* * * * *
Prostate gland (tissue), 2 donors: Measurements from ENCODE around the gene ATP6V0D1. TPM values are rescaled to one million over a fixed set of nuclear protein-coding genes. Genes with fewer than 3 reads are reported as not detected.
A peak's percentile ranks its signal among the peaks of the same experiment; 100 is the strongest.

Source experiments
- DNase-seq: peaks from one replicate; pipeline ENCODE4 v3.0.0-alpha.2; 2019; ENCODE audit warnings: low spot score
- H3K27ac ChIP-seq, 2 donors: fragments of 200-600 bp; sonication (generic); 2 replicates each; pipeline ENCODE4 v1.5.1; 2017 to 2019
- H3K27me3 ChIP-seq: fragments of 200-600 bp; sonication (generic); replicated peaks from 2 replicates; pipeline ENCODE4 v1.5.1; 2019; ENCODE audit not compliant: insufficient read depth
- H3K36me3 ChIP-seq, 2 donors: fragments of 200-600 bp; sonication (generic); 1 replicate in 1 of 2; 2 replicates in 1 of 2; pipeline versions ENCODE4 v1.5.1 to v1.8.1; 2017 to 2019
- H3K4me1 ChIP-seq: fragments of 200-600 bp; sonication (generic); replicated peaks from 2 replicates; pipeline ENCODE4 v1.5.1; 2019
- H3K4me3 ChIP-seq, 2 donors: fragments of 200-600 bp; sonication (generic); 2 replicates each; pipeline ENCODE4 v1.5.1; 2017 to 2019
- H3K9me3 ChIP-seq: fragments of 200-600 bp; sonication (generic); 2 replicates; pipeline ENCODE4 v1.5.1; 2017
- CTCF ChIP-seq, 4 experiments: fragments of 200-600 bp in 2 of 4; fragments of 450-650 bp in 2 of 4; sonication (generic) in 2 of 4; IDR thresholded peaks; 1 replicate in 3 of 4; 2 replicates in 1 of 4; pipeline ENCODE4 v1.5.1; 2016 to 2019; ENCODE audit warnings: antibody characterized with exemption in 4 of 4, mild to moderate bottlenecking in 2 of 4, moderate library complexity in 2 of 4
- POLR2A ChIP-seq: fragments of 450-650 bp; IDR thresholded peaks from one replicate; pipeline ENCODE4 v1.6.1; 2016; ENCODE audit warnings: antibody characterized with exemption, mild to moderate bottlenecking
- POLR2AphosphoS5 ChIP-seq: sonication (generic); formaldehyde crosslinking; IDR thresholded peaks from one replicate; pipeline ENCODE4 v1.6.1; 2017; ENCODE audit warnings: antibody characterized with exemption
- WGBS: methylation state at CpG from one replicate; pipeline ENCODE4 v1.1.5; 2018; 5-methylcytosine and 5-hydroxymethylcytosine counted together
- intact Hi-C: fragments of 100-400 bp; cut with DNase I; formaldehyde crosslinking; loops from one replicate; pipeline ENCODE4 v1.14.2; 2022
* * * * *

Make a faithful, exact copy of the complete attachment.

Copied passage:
Prostate gland (tissue), 2 donors: Measurements from ENCODE around the gene ATP6V0D1. TPM values are rescaled to one million over a fixed set of nuclear protein-coding genes. Genes with fewer than 3 reads are reported as not detected.
A peak's percentile ranks its signal among the peaks of the same experiment; 100 is the strongest.

Source experiments
- DNase-seq: peaks from one replicate; pipeline ENCODE4 v3.0.0-alpha.2; 2019; ENCODE audit warnings: low spot score
- H3K27ac ChIP-seq, 2 donors: fragments of 200-600 bp; sonication (generic); 2 replicates each; pipeline ENCODE4 v1.5.1; 2017 to 2019
- H3K27me3 ChIP-seq: fragments of 200-600 bp; sonication (generic); replicated peaks from 2 replicates; pipeline ENCODE4 v1.5.1; 2019; ENCODE audit not compliant: insufficient read depth
- H3K36me3 ChIP-seq, 2 donors: fragments of 200-600 bp; sonication (generic); 1 replicate in 1 of 2; 2 replicates in 1 of 2; pipeline versions ENCODE4 v1.5.1 to v1.8.1; 2017 to 2019
- H3K4me1 ChIP-seq: fragments of 200-600 bp; sonication (generic); replicated peaks from 2 replicates; pipeline ENCODE4 v1.5.1; 2019
- H3K4me3 ChIP-seq, 2 donors: fragments of 200-600 bp; sonication (generic); 2 replicates each; pipeline ENCODE4 v1.5.1; 2017 to 2019
- H3K9me3 ChIP-seq: fragments of 200-600 bp; sonication (generic); 2 replicates; pipeline ENCODE4 v1.5.1; 2017
- CTCF ChIP-seq, 4 experiments: fragments of 200-600 bp in 2 of 4; fragments of 450-650 bp in 2 of 4; sonication (generic) in 2 of 4; IDR thresholded peaks; 1 replicate in 3 of 4; 2 replicates in 1 of 4; pipeline ENCODE4 v1.5.1; 2016 to 2019; ENCODE audit warnings: antibody characterized with exemption in 4 of 4, mild to moderate bottlenecking in 2 of 4, moderate library complexity in 2 of 4
- POLR2A ChIP-seq: fragments of 450-650 bp; IDR thresholded peaks from one replicate; pipeline ENCODE4 v1.6.1; 2016; ENCODE audit warnings: antibody characterized with exemption, mild to moderate bottlenecking
- POLR2AphosphoS5 ChIP-seq: sonication (generic); formaldehyde crosslinking; IDR thresholded peaks from one replicate; pipeline ENCODE4 v1.6.1; 2017; ENCODE audit warnings: antibody characterized with exemption
- WGBS: methylation state at CpG from one replicate; pipeline ENCODE4 v1.1.5; 2018; 5-methylcytosine and 5-hydroxymethylcytosine counted together
- intact Hi-C: fragments of 100-400 bp; cut with DNase I; formaldehyde crosslinking; loops from one replicate; pipeline ENCODE4 v1.14.2; 2022